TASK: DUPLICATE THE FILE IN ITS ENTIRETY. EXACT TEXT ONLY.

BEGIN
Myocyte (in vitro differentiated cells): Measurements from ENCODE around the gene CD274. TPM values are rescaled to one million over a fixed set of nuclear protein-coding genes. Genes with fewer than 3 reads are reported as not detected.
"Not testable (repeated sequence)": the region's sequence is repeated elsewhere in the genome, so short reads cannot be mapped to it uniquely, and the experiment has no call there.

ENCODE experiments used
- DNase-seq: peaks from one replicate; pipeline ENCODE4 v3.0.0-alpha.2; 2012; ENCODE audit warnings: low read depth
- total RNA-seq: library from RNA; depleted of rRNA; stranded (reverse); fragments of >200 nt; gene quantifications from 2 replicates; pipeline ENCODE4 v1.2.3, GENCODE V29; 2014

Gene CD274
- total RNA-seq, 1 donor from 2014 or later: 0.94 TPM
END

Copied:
Myocyte (in vitro differentiated cells): Measurements from ENCODE around the gene CD274. TPM values are rescaled to one million over a fixed set of nuclear protein-coding genes. Genes with fewer than 3 reads are reported as not detected.
"Not testable (repeated sequence)": the region's sequence is repeated elsewhere in the genome, so short reads cannot be mapped to it uniquely, and the experiment has no call there.

ENCODE experiments used
- DNase-seq: peaks from one replicate; pipeline ENCODE4 v3.0.0-alpha.2; 2012; ENCODE audit warnings: low read depth
- total RNA-seq: library from RNA; depleted of rRNA; stranded (reverse); fragments of >200 nt; gene quantifications from 2 replicates; pipeline ENCODE4 v1.2.3, GENCODE V29; 2014

Gene CD274
- total RNA-seq, 1 donor from 2014 or later: 0.94 TPM